Sofacy parallel attacks

A well-known Russian cyber-espionage group has subtly changed its modus operandi, moving to what security researchers from Palo Alto Networks are calling "parallel attacks."

These new "parallel attacks" are in stark contrast with what security researchers from multiple cyber-security firms have previosuly seen from Sofacy, a well-known APT (advanced persistent threat —a term used to describe nation-state hackers).

For the past few years, this group —which has also been known under names like APT28, Sednit, Fancy Bear, Pawn Storm, and Tsar Team— has operated in a similar manner by targeting a small number of users inside an organization, usually with the same exploit chain and the same malware.

Sofacy widens attack arsenal for increased infection rate

But in a report published yesterday, Palo Alto Networks researchers have revealed that the group has evolved from this stealthier tactic to a shotgun approach, regularly seen in the tactics of financially motivated hackers.

The first thing that jumped out to researchers is that instead of targeting a few key individuals inside an organization, the group is targeting a larger number of victims.

"The targeted individuals did not follow any significant pattern, and the email addresses were found easily using web search engines," said Palo Alto Networks researchers Bryan Lee and Robert Falcone.

"This is a stark contrast with other attacks commonly associated with the Sofacy group where generally no more than a handful of victims are targeted within a single organization in a focus-fire style of attack."

Sofacy diversifies infection chains, malware payloads

But besides targeting more users than usual, security experts have also noticed another new wrinkly in Sofacy's m.o.. According to Palo Alto Networks, the group is now deploying multiple different attack methods to infect victims with varying strains of malware, sometimes at the same time, hence the name of parallel attacks.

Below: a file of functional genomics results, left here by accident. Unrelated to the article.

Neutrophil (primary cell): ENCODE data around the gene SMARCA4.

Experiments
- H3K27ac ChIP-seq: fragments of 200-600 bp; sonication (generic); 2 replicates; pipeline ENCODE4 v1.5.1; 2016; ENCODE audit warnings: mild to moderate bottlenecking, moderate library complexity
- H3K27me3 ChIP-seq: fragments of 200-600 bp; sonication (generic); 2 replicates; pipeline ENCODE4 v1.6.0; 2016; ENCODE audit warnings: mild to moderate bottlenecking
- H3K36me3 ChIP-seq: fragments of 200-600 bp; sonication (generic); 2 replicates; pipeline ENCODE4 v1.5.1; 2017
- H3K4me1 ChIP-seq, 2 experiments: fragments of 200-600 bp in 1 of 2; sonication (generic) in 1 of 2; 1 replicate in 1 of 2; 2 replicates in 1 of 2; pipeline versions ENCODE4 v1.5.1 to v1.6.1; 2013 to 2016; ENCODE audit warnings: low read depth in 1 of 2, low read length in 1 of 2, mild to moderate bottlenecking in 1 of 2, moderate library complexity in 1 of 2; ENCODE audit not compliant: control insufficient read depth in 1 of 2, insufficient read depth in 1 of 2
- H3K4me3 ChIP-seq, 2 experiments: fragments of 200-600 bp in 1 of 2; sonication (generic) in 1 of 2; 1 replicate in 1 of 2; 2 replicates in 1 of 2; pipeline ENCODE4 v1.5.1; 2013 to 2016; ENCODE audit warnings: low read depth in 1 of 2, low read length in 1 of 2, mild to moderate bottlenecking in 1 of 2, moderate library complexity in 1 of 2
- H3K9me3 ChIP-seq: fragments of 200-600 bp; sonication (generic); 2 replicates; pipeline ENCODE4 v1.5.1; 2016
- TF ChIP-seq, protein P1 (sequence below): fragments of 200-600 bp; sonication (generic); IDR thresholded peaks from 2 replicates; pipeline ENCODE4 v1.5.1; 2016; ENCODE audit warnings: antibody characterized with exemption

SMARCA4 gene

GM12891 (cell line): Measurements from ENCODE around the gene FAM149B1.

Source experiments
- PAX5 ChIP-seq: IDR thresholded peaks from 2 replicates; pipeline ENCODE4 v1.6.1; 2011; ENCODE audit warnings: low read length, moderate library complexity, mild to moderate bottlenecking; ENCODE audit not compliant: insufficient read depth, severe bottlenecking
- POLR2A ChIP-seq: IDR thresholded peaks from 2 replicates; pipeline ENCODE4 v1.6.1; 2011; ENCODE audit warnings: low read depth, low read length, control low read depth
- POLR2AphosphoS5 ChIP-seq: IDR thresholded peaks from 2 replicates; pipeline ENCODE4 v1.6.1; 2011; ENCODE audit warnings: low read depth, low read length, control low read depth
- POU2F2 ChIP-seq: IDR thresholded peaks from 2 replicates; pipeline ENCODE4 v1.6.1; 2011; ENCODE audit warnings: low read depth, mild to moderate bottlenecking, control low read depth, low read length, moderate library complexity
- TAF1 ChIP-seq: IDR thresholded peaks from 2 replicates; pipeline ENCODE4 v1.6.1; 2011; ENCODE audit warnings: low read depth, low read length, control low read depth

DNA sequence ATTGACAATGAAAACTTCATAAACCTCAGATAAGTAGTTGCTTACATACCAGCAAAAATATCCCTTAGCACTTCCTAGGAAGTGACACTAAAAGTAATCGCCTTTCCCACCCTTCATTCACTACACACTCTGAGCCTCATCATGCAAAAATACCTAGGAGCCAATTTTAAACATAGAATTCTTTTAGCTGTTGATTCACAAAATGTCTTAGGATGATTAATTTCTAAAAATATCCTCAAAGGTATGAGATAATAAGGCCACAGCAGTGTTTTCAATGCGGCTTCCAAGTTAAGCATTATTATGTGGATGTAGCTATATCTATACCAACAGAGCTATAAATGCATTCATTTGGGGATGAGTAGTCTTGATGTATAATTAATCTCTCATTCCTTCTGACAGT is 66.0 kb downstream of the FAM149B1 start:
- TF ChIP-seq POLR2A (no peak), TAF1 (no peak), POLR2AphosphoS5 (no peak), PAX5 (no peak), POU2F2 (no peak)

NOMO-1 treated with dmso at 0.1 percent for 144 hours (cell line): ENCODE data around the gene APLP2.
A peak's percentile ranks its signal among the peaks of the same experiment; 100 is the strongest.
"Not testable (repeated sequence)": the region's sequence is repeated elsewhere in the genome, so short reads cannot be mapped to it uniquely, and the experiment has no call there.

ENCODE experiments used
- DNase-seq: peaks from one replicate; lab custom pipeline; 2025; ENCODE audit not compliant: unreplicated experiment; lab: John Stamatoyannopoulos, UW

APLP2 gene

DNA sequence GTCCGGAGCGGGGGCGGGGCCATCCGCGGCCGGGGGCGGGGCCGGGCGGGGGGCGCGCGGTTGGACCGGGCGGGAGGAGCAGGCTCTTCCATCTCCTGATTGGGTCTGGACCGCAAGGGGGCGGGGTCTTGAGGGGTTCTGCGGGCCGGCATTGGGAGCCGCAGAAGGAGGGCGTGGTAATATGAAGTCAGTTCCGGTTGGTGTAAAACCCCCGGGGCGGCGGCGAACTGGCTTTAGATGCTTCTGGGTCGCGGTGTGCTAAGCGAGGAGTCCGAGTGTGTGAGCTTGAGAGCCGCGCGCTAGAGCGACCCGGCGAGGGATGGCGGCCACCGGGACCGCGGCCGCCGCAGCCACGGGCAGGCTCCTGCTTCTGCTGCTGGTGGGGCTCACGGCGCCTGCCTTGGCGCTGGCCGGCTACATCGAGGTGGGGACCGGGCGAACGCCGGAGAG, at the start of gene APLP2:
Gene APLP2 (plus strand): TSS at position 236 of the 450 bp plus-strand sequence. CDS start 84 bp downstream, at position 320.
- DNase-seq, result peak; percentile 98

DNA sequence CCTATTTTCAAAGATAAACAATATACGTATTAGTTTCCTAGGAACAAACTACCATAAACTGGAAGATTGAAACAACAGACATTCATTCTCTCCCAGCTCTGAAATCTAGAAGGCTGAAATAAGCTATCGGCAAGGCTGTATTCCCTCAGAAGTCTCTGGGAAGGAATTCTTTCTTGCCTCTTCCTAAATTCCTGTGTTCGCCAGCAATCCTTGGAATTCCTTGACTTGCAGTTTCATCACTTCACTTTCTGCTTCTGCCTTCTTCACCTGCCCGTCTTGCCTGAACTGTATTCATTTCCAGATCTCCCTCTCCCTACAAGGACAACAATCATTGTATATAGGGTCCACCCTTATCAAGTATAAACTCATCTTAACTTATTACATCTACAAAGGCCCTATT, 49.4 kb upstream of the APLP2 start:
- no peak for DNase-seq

Palo Alto Networks says it has seen the group using spear-phishing emails that spread Office documents laced with macros, Office documents leveraging a well-known DDE exploit, and emails with classic executable files as attachments.

Victims who downloaded and ran these boobytrapped files are infected with the Koadic remote access trojan or one of three versions of the Zebrocy backdoor.

What was quite peculiar is that the three Zebrocy versions were coded in different programming languages (AutoIt, C++, Delphi), all of which were deployed in the recent attacks, sometimes against the same target organization.

This, again, stood out as it was quite a unique tactic for an APT, and Sofacy in particular.

"In our research, we have not seen the Sofacy threat group use variations of the same tool developed in multiple languages for the same operating system as part of the same attack campaign," Lee and Falcone told Bleeping Computer via email yesterday.

"However, there has been at least two instances where they ported an existing tool to a completely new platform [1, 2], leading us to believe it is certainly within their capabilities to switch up development languages mid attack, or even change tactics to ultimately accomplish their mission."

Parallel attacks deployed against orgs involved in foreign affairs

As mentioned before, this shotgun approach of deploying different malware through different infection channels is not usually a method employed by APT groups, but rather by desperate low-level cyber-criminals looking to infect victims at any costs.

The reason is that shotgun targeting through parallel exploit chains leaves attackers open to easier detection, as there's more artifacts that security software can pick up during attacks, rather than the low number of items that can be detected during carefully honed one-way approaches.

Palo Alto Networks says that Sofacy deployed these recent "parallel attacks" for campaigns targeting government organizations dealing with foreign affairs. The group didn't focus on particular countries, but targeted foreign affairs orgs all over the world, from North America to Asia.

The Palo Alto Networks report details Sofacy's most recent tactics. If our readers are interested in reading more and getting a deeper look into Sofacy's recent hacking efforts, Palo Alto Networks has previously published reports detailing Sofacy's February and March campaigns. Further, ESET, McAfee, and Kaspersky Lab have also published recent reports on Sofacy's 2017 activities.

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